Apple has expanded its use of two-factor verification checks to protect data stored online by its customers, after a massive breach last month that saw thousands of nude celebrity photos stolen from iCloud.
The BBC says the move follows suggestions that third-party software had been used to steal the photos.
It says that the security facility remains an opt-in choice, although some experts believe that Apple should make it the default option.
According to MacRumors.com, Apple quietly reactivated two-factor authentication for iCloud on Tuesday, after the feature was initially tested but then disabled in June.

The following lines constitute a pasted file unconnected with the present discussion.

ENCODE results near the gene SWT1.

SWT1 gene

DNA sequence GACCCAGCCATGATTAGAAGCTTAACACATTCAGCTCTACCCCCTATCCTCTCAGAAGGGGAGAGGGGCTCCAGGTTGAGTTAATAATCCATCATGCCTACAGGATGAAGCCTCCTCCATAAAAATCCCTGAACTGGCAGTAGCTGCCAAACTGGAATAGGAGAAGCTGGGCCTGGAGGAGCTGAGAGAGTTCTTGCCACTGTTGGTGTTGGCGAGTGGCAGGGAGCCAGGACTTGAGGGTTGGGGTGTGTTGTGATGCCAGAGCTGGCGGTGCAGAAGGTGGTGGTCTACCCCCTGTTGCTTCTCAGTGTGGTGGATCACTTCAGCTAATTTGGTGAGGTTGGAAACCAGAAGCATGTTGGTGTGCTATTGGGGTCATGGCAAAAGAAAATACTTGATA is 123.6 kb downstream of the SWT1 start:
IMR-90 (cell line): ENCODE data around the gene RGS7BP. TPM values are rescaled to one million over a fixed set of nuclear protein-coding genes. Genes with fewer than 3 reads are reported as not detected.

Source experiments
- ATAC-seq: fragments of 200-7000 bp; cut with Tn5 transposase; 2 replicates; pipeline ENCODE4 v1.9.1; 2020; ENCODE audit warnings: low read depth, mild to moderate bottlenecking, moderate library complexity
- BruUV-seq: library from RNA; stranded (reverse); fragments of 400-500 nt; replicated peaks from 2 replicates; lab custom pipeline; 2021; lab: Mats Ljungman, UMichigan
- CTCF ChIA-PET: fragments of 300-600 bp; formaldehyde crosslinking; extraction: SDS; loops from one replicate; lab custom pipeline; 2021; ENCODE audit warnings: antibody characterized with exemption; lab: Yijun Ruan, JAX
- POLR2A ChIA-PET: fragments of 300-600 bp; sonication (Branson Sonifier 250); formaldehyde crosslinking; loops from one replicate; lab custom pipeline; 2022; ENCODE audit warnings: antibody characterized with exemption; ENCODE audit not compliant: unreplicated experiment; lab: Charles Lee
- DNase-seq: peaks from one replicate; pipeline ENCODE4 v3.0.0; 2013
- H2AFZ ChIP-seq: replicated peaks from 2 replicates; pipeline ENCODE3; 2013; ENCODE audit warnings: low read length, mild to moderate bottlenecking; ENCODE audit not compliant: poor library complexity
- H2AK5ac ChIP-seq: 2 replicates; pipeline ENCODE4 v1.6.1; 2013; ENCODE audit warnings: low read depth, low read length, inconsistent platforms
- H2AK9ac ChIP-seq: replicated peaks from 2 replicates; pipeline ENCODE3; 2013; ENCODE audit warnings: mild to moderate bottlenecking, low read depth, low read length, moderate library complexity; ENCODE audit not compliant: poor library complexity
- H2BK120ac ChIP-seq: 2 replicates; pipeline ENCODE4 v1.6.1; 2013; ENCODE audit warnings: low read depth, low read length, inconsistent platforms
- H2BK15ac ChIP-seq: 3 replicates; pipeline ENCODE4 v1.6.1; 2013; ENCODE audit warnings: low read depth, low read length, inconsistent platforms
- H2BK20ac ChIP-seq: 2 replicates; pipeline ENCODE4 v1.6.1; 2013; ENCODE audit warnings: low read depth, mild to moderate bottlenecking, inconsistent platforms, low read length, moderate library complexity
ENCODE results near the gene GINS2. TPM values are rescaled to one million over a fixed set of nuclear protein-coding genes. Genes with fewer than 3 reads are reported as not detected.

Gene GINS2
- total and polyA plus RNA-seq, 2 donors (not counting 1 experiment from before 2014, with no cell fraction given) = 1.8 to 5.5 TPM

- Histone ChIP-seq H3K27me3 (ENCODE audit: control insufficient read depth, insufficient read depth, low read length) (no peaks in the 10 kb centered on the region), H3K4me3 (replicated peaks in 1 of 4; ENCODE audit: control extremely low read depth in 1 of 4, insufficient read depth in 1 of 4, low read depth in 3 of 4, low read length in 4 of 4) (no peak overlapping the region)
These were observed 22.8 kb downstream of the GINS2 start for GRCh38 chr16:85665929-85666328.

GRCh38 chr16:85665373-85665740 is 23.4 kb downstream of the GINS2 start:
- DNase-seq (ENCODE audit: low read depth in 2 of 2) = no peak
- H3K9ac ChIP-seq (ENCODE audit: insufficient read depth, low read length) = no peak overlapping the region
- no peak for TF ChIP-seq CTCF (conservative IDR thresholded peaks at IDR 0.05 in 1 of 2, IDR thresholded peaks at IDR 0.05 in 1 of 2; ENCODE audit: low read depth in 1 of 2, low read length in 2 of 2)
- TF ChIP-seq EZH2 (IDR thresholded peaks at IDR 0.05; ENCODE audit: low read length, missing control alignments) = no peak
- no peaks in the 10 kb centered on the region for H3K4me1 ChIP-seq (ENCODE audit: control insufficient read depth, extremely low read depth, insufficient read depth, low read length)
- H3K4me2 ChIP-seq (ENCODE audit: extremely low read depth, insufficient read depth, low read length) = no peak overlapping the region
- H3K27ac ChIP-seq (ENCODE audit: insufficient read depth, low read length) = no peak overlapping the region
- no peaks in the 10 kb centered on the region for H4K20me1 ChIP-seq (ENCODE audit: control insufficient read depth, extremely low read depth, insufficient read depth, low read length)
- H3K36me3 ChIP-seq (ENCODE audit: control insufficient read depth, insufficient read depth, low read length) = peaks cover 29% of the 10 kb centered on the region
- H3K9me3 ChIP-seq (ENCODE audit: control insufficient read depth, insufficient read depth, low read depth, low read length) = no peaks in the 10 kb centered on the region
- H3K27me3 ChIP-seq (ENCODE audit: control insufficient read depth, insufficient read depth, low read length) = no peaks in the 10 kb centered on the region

Two-factor authentication offers another layer of security by requiring users to prove their identity by entering a second form of authentication on top of a password to access accounts.
Many online services – including Google, Twitter and Facebook – will send a text to your phone with a randomly generated four-digit code as your second factor every time you try to log in.
The stolen celebrity images appeared late last month on the image-based bulletin board 4chan. The images were said to have been taken from the iCloud accounts of celebrities such as actress Jennifer Lawrence, model Kate Upton, and recording artist Ariana Grande.
Following the hacking incident, Apple CEO Tim Cook promised to improve iCloud security by expanding two-factor authentication to iCloud and sending out security emails when a device was restored, iCloud is accessed, or a password change was attempted.
Cook also said that Apple would aim to increase awareness about two-factor verification.